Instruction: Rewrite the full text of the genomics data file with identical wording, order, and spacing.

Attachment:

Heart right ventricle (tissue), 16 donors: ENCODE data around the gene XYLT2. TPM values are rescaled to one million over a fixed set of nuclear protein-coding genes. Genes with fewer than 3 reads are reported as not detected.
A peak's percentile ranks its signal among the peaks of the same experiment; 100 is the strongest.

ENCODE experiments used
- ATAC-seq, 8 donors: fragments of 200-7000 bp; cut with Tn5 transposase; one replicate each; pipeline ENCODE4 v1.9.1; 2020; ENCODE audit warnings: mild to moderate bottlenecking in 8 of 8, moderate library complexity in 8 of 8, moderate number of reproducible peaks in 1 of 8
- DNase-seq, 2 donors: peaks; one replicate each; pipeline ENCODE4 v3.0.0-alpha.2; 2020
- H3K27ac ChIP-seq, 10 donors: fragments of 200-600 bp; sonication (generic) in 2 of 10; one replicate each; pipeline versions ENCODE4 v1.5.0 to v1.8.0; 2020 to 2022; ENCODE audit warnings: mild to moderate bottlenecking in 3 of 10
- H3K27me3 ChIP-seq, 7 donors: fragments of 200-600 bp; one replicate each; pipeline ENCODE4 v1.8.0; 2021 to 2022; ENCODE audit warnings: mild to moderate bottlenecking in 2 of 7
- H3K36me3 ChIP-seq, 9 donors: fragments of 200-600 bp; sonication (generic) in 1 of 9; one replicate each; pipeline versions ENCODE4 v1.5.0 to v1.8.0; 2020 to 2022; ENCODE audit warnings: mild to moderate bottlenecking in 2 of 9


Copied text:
Heart right ventricle (tissue), 16 donors: ENCODE data around the gene XYLT2. TPM values are rescaled to one million over a fixed set of nuclear protein-coding genes. Genes with fewer than 3 reads are reported as not detected.
A peak's percentile ranks its signal among the peaks of the same experiment; 100 is the strongest.

ENCODE experiments used
- ATAC-seq, 8 donors: fragments of 200-7000 bp; cut with Tn5 transposase; one replicate each; pipeline ENCODE4 v1.9.1; 2020; ENCODE audit warnings: mild to moderate bottlenecking in 8 of 8, moderate library complexity in 8 of 8, moderate number of reproducible peaks in 1 of 8
- DNase-seq, 2 donors: peaks; one replicate each; pipeline ENCODE4 v3.0.0-alpha.2; 2020
- H3K27ac ChIP-seq, 10 donors: fragments of 200-600 bp; sonication (generic) in 2 of 10; one replicate each; pipeline versions ENCODE4 v1.5.0 to v1.8.0; 2020 to 2022; ENCODE audit warnings: mild to moderate bottlenecking in 3 of 10
- H3K27me3 ChIP-seq, 7 donors: fragments of 200-600 bp; one replicate each; pipeline ENCODE4 v1.8.0; 2021 to 2022; ENCODE audit warnings: mild to moderate bottlenecking in 2 of 7
- H3K36me3 ChIP-seq, 9 donors: fragments of 200-600 bp; sonication (generic) in 1 of 9; one replicate each; pipeline versions ENCODE4 v1.5.0 to v1.8.0; 2020 to 2022; ENCODE audit warnings: mild to moderate bottlenecking in 2 of 9